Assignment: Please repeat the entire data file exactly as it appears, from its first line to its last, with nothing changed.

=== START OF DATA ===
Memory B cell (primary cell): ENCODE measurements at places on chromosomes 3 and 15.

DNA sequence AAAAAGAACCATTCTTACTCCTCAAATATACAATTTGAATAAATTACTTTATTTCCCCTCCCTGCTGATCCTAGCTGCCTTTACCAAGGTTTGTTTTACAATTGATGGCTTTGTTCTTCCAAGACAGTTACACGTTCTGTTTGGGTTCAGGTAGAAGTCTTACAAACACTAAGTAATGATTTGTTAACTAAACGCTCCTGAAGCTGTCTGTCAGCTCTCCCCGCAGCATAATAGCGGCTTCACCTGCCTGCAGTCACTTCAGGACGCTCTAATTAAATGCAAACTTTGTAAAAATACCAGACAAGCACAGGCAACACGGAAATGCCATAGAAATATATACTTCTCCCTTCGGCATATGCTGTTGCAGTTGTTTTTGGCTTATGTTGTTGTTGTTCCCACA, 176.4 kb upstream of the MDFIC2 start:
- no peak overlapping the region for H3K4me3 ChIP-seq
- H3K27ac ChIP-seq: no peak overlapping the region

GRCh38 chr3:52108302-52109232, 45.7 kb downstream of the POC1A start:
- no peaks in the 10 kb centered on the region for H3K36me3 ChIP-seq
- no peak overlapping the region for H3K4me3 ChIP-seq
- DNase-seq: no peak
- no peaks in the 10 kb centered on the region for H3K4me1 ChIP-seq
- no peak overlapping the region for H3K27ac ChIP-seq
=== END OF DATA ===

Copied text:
Memory B cell (primary cell): ENCODE measurements at places on chromosomes 3 and 15.

DNA sequence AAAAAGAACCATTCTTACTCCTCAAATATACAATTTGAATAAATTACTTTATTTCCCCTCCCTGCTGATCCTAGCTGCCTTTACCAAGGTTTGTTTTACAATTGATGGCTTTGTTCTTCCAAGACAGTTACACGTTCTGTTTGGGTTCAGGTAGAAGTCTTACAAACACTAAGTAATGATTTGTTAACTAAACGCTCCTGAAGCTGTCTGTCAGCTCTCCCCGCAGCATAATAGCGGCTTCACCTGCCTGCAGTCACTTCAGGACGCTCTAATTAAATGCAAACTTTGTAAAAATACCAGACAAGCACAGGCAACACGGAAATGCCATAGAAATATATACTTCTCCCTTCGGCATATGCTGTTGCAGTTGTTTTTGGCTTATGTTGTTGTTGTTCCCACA, 176.4 kb upstream of the MDFIC2 start:
- no peak overlapping the region for H3K4me3 ChIP-seq
- H3K27ac ChIP-seq: no peak overlapping the region

GRCh38 chr3:52108302-52109232, 45.7 kb downstream of the POC1A start:
- no peaks in the 10 kb centered on the region for H3K36me3 ChIP-seq
- no peak overlapping the region for H3K4me3 ChIP-seq
- DNase-seq: no peak
- no peaks in the 10 kb centered on the region for H3K4me1 ChIP-seq
- no peak overlapping the region for H3K27ac ChIP-seq